Whether there’s anything there is part of what makes his breakout role in Alex Cox’s “Sid and Nancy” so memorably chilling. Sid Vicious was, in many ways, the ultimate punk rock figure, a sneering, rebelling-against-whatever icon. He was also a moron of extraordinarily limited talent. In “Sid and Nancy,” Oldman approximates Vicious’ wiry, stumbling demeanor and nasty charisma, but what’s most memorable is how vividly Vicious’ bone-deep stupidity and childishness come across. In his exhausting, circular arguments with Nancy (a spectacularly needy Chloe Webb), Oldman oscillates between violent, spiteful anger and a boy’s desire to be validated and loved, showing that beneath the rock star was a dumb, practically unformed child who never grew up enough to figure out who he was, what he wanted in a relationship and what he wanted to accomplish. He’s a violent creep and murderer, but Oldman finds something pitiable in him.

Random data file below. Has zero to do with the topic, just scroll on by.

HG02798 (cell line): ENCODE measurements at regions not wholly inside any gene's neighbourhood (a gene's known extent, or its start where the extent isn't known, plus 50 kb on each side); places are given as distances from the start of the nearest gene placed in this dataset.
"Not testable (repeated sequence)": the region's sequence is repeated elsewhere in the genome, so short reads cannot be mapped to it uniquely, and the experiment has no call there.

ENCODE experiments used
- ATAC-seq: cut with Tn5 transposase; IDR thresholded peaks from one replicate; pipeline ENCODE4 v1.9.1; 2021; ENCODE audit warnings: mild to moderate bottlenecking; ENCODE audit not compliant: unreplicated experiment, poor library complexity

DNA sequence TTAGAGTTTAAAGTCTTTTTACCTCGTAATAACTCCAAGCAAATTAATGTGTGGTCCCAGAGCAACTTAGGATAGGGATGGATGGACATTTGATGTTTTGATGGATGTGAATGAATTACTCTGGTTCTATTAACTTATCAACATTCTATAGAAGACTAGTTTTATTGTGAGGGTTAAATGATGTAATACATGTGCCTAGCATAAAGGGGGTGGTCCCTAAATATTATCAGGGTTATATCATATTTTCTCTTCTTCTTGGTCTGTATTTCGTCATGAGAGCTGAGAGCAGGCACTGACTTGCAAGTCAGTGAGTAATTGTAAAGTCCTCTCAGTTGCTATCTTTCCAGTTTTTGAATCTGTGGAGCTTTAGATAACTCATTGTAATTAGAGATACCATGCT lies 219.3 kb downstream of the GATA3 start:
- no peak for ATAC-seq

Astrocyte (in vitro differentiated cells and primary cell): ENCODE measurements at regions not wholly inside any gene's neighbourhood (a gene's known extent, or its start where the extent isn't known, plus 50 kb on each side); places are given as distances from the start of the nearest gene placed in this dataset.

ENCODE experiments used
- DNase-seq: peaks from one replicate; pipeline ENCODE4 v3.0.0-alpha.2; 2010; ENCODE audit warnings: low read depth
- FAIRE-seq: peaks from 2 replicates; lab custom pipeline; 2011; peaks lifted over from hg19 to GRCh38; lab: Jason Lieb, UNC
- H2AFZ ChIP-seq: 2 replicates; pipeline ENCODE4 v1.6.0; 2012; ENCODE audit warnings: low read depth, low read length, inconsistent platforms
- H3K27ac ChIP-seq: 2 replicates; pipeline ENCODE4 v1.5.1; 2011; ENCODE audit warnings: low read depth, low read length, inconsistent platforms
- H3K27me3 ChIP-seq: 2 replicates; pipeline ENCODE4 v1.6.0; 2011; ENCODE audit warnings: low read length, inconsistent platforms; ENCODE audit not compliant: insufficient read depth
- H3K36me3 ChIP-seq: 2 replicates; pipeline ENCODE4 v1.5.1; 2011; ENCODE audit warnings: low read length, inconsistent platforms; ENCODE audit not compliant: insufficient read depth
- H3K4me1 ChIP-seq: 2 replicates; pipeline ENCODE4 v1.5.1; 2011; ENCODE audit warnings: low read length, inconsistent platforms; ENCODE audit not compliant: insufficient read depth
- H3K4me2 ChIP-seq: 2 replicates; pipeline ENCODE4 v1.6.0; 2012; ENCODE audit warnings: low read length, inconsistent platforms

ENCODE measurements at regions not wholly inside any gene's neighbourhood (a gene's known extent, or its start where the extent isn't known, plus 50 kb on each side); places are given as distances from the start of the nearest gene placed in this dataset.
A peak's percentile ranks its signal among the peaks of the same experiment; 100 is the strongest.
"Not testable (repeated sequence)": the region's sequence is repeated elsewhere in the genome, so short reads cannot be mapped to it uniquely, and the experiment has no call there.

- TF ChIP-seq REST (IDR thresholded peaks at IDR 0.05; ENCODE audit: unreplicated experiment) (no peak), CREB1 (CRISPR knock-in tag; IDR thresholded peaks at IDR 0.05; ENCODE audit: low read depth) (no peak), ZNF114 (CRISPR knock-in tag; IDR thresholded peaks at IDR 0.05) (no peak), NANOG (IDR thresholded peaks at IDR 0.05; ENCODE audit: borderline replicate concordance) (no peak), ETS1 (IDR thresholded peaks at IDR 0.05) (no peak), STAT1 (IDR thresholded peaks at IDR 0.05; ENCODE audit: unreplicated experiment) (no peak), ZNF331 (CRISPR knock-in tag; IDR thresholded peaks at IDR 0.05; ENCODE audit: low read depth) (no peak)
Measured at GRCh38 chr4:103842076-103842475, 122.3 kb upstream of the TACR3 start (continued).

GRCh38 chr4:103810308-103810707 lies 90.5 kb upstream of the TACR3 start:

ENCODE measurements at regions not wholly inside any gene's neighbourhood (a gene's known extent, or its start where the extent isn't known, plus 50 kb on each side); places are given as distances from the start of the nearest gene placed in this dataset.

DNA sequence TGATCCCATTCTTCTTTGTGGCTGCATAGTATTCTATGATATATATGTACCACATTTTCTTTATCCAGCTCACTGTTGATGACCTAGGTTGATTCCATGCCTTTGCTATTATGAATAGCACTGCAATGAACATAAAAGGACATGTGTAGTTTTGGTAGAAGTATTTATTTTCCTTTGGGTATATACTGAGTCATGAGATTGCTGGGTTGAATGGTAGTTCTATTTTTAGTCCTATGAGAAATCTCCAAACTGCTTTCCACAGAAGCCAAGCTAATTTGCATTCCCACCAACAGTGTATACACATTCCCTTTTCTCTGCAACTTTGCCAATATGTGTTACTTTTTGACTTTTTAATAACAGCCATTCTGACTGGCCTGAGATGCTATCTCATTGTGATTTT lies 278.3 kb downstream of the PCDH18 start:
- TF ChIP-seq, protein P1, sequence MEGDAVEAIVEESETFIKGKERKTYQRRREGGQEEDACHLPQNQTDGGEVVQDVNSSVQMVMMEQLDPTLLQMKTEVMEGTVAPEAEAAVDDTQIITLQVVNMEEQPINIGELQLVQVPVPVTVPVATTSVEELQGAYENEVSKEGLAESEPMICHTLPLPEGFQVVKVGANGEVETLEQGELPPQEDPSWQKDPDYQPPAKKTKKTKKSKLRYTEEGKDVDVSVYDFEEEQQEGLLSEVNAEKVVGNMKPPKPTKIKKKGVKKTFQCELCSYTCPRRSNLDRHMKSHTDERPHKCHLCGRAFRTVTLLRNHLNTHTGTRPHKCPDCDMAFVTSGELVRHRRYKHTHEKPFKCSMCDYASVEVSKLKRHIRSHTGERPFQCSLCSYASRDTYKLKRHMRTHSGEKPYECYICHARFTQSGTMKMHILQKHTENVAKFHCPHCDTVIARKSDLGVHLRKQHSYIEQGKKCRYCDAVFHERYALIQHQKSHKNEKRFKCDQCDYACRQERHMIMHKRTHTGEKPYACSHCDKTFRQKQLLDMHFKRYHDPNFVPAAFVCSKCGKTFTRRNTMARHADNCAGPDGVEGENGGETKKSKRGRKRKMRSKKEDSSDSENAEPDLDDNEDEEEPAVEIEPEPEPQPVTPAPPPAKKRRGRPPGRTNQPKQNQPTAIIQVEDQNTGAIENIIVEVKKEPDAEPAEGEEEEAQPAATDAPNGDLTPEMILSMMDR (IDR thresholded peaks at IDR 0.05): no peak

Conversely, Oldman plays the murder victim in “Prick Up Your Ears,” Stephen Frears’ film about playwright Joe Orton, but he’s a more formed and more intentionally malicious figure here. Critics marveled at how Oldman could switch from the inarticulate junkie Vicious to the decidedly witty Orton, but both films cover toxic relationships, with “Ears” following Orton and his less successful, less confident lover and eventual murderer Kenneth Halliwell (Alfred Molina). Oldman is quite charming and droll accepting an award and jokingly casting himself as one of “the ones who get away with it,” raising his eyebrows and smirking with self-satisfaction. But while Orton is infinitely more intelligent than Vicious, he shares a lack of self-examination of his actions and an even greater propensity for cruelty, his gleeful smugness at how he can psychologically torture and diminish his lover suggesting he’s a little less concerned about “the innocents that get it in the neck” than his tossed-off comments suggest. Throughout, Oldman exudes a kind of exaggerated chilly remove that practically screams his character’s disinterest in and feelings of superiority towards those around him.